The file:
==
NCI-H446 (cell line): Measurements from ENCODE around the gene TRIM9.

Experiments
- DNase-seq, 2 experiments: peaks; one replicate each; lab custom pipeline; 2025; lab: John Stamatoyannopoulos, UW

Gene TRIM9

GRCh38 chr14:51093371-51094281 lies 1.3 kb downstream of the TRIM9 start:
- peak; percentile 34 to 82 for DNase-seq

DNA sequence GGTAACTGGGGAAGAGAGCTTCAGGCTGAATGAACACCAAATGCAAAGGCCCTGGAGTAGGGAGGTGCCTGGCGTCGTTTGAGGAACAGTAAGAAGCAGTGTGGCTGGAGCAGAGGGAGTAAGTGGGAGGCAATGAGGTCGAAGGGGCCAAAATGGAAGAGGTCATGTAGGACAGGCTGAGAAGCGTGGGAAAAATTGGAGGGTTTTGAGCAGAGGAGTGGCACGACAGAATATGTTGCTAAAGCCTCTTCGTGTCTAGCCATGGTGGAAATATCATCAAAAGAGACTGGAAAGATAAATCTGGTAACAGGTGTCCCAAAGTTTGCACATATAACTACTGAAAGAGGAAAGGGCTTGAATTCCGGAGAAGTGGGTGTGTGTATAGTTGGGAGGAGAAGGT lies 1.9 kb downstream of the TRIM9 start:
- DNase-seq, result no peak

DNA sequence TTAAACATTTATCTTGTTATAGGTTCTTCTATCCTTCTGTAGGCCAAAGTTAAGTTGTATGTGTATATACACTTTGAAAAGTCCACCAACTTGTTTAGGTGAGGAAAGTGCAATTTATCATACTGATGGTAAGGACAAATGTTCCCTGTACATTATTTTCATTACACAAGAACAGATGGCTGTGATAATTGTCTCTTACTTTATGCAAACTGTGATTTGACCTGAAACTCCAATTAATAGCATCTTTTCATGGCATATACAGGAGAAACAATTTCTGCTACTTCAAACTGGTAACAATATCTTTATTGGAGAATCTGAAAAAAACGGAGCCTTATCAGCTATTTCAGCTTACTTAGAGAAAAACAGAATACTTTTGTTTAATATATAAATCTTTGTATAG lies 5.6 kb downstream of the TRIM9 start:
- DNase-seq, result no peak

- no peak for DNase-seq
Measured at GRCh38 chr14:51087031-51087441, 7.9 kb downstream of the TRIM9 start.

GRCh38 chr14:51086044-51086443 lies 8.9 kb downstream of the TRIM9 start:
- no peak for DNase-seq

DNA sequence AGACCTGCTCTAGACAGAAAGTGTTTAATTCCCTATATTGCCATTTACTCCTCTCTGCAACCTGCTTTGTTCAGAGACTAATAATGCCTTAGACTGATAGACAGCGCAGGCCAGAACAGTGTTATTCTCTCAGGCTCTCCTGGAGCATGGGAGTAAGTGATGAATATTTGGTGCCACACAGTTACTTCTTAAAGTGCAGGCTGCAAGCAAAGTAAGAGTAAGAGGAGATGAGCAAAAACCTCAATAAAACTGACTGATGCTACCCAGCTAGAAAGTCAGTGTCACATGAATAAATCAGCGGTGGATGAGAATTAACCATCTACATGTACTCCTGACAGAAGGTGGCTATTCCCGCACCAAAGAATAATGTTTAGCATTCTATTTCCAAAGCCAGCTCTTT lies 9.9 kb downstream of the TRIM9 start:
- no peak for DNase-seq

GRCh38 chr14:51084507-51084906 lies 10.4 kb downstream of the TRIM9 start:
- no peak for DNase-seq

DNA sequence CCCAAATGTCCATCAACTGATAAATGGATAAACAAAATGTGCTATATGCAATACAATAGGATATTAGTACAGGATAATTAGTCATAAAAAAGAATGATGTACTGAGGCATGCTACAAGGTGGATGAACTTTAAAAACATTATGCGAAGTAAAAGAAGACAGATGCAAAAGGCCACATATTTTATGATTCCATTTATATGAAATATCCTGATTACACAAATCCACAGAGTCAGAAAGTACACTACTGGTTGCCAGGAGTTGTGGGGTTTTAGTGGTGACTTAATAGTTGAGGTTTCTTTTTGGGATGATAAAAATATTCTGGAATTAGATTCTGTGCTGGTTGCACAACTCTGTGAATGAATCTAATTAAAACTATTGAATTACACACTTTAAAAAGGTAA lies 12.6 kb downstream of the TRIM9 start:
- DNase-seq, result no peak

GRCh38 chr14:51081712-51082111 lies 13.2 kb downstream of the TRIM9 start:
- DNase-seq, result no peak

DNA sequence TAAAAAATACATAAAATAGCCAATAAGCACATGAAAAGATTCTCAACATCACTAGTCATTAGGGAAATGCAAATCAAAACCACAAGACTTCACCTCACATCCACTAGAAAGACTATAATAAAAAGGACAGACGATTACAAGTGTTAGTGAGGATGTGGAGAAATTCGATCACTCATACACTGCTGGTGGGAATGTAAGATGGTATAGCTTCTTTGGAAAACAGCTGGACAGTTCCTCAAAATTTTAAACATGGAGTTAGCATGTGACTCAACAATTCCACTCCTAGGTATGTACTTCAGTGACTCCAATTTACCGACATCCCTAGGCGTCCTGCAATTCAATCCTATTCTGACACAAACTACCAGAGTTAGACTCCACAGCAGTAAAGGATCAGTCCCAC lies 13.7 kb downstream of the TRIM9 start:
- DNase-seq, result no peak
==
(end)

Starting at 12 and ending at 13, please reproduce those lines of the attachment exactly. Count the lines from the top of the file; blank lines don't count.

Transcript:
Measured at GRCh38 chr14:51087031-51087441, 7.9 kb downstream of the TRIM9 start.

GRCh38 chr14:51086044-51086443 lies 8.9 kb downstream of the TRIM9 start: